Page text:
.Rebuilding a welcoming political culture

boheme magazine e-edition

By Melinda Burrell

“I want to thank all of you, because there’s no excuses in life, and I’m not going to make excuses now because we put up one heck of a fight.”

With these words, Herschel Walker conceded the Georgia Senate run-off. He also echoed the calm, often gracious, concession speeches made across the country a few weeks earlier by candidates of both parties.

Entering the holiday season, can this political calm be extended? Research shows it can. Those concession speeches are key.

A team of psychologists and neuroscientists recently reviewed studies about how to reduce partisan animosity—those negative feelings towards people in the other party. Simply learning more about the other party can help, because partisan animosity distorts how one sees others. They think members of the other party dislike them more than they actually do, and they paint an unrealistically extreme picture of them.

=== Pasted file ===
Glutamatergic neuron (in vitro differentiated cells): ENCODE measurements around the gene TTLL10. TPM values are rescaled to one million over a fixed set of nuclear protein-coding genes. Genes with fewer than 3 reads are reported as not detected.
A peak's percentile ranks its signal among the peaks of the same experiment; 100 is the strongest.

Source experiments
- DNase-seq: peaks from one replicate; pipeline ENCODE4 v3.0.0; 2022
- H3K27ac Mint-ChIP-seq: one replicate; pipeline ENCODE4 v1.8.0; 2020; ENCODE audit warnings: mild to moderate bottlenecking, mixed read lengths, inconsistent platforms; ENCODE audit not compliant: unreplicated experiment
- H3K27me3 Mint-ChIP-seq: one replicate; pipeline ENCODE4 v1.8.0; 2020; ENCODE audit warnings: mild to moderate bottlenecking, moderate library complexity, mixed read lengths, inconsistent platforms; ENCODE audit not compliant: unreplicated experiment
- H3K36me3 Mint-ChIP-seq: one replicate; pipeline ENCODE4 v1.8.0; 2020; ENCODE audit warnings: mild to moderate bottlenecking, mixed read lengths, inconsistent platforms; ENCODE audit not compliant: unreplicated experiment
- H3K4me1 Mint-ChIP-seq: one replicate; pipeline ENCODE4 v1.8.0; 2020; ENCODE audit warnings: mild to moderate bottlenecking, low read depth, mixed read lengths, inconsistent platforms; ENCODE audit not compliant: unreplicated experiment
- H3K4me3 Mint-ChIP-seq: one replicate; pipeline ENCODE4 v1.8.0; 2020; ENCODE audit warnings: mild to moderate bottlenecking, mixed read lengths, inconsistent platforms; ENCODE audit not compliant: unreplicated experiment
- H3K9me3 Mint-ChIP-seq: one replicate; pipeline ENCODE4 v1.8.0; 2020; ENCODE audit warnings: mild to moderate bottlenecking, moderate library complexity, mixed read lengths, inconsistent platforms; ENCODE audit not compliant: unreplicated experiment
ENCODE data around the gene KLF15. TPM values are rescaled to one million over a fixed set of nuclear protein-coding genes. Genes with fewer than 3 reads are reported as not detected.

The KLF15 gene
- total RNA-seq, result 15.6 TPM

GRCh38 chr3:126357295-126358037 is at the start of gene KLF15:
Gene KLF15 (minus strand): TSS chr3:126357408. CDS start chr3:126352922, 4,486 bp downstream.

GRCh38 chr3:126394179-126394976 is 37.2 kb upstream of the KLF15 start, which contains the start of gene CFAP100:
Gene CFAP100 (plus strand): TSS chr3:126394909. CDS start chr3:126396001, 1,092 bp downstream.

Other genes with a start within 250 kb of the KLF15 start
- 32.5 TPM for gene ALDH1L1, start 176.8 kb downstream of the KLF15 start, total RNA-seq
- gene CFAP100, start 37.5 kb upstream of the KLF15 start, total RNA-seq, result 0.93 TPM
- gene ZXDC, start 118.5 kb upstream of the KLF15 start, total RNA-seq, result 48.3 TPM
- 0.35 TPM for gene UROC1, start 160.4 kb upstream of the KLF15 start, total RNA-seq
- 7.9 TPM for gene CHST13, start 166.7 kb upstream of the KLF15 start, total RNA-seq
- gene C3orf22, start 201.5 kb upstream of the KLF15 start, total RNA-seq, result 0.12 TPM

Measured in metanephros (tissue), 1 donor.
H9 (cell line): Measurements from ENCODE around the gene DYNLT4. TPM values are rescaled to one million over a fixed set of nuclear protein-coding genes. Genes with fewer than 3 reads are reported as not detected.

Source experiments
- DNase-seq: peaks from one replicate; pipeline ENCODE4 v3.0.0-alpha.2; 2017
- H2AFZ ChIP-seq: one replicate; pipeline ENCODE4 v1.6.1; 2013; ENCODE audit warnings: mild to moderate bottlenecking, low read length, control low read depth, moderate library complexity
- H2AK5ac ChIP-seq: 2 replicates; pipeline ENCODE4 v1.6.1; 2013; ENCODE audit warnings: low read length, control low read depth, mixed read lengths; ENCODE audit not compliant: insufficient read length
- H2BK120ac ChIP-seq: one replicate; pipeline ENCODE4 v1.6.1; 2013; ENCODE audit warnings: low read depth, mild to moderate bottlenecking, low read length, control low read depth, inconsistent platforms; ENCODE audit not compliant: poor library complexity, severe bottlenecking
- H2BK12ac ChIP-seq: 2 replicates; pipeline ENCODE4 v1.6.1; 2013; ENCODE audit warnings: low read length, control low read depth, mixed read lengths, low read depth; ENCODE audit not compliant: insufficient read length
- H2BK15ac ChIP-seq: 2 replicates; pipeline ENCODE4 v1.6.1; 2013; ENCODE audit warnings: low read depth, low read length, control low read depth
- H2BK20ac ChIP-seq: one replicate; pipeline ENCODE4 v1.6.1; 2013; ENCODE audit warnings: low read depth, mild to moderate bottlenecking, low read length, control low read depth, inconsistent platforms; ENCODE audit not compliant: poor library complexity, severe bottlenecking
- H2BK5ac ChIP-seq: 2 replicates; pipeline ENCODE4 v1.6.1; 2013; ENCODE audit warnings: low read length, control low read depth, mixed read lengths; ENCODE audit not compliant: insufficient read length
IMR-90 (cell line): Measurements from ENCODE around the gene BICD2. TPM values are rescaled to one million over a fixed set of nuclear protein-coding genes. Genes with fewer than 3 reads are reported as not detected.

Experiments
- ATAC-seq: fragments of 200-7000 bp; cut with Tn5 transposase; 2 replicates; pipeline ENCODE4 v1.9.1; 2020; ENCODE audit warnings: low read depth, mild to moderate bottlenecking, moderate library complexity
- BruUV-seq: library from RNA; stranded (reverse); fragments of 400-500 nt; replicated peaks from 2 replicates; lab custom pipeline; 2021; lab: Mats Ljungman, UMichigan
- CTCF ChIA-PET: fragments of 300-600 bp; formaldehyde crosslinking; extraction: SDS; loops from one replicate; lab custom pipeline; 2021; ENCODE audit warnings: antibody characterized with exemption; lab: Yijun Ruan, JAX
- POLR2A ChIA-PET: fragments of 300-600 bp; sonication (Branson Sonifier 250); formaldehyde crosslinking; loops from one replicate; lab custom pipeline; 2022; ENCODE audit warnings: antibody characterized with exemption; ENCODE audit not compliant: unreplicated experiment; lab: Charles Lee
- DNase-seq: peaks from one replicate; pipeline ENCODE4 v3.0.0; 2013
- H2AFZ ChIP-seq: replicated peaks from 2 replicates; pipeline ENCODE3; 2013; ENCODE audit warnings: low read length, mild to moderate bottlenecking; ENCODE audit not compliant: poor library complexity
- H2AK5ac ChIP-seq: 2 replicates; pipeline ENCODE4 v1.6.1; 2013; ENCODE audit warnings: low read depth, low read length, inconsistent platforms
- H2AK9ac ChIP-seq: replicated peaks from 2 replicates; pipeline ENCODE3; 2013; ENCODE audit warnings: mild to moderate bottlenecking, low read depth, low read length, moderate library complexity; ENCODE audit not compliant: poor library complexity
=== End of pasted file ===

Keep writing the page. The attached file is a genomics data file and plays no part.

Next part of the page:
In a recent study, Republicans believed 30% of Democrats are atheist or agnostic. The reality? Only 8% of Democrats identify that way. Democrats believed that 38% of Republicans earn over $250,000. The facts? Only 2% do.

One study revealed that even just seeing a warm interaction between political leaders helped reduce political animosity. Study participants were shown versions of a made-up news story about a dinner meeting between Sen. Mitch McConnell and Sen. Charles Schumer.

One version reported a friendly meeting, with the senators laughing together and parting with a hug. The other version reported table-side hostility. The versions also reported different policy outcomes for the meal—either agreeing to compromises on important immigration issues or failing to reach a compromise.

The end result? Seeing the senators get along made study participants feel more warmly about the other party—even more than when the senators reached a policy compromise. How our leaders treat each other matters.

Let’s use the holiday season to build on this calm. Our political culture is ours to create.

Melinda Burrell, PhD, is a former humanitarian aid worker and now trains on the neuroscience of communication and conflict.

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